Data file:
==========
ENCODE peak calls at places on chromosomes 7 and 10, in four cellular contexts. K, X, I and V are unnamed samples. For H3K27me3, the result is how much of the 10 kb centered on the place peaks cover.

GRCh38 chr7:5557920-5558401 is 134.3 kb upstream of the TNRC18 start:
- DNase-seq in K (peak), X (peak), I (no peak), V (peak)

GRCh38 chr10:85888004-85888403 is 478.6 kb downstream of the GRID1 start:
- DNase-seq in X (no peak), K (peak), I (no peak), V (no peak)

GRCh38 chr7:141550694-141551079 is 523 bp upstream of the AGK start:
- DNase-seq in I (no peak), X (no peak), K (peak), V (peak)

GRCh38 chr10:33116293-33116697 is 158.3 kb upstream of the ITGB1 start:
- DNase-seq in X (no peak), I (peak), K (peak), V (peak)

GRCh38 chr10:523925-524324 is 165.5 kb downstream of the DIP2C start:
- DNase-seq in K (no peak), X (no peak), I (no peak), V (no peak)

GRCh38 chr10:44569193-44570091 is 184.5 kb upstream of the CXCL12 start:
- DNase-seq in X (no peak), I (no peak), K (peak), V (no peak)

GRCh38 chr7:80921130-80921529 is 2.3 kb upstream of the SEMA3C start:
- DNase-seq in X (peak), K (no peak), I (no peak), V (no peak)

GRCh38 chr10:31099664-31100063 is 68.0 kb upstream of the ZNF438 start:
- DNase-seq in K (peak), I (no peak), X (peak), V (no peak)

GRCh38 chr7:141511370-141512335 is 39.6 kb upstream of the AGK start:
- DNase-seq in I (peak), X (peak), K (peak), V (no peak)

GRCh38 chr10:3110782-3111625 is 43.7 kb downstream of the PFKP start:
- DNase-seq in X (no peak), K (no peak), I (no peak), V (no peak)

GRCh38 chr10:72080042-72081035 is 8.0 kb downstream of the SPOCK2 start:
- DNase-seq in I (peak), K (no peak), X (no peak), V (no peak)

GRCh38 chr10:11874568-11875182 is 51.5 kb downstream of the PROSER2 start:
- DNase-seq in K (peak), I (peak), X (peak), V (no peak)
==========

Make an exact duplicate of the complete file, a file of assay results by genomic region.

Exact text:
ENCODE peak calls at places on chromosomes 7 and 10, in four cellular contexts. K, X, I and V are unnamed samples. For H3K27me3, the result is how much of the 10 kb centered on the place peaks cover.

GRCh38 chr7:5557920-5558401 is 134.3 kb upstream of the TNRC18 start:
- DNase-seq in K (peak), X (peak), I (no peak), V (peak)

GRCh38 chr10:85888004-85888403 is 478.6 kb downstream of the GRID1 start:
- DNase-seq in X (no peak), K (peak), I (no peak), V (no peak)

GRCh38 chr7:141550694-141551079 is 523 bp upstream of the AGK start:
- DNase-seq in I (no peak), X (no peak), K (peak), V (peak)

GRCh38 chr10:33116293-33116697 is 158.3 kb upstream of the ITGB1 start:
- DNase-seq in X (no peak), I (peak), K (peak), V (peak)

GRCh38 chr10:523925-524324 is 165.5 kb downstream of the DIP2C start:
- DNase-seq in K (no peak), X (no peak), I (no peak), V (no peak)

GRCh38 chr10:44569193-44570091 is 184.5 kb upstream of the CXCL12 start:
- DNase-seq in X (no peak), I (no peak), K (peak), V (no peak)

GRCh38 chr7:80921130-80921529 is 2.3 kb upstream of the SEMA3C start:
- DNase-seq in X (peak), K (no peak), I (no peak), V (no peak)

GRCh38 chr10:31099664-31100063 is 68.0 kb upstream of the ZNF438 start:
- DNase-seq in K (peak), I (no peak), X (peak), V (no peak)

GRCh38 chr7:141511370-141512335 is 39.6 kb upstream of the AGK start:
- DNase-seq in I (peak), X (peak), K (peak), V (no peak)

GRCh38 chr10:3110782-3111625 is 43.7 kb downstream of the PFKP start:
- DNase-seq in X (no peak), K (no peak), I (no peak), V (no peak)

GRCh38 chr10:72080042-72081035 is 8.0 kb downstream of the SPOCK2 start:
- DNase-seq in I (peak), K (no peak), X (no peak), V (no peak)

GRCh38 chr10:11874568-11875182 is 51.5 kb downstream of the PROSER2 start:
- DNase-seq in K (peak), I (peak), X (peak), V (no peak)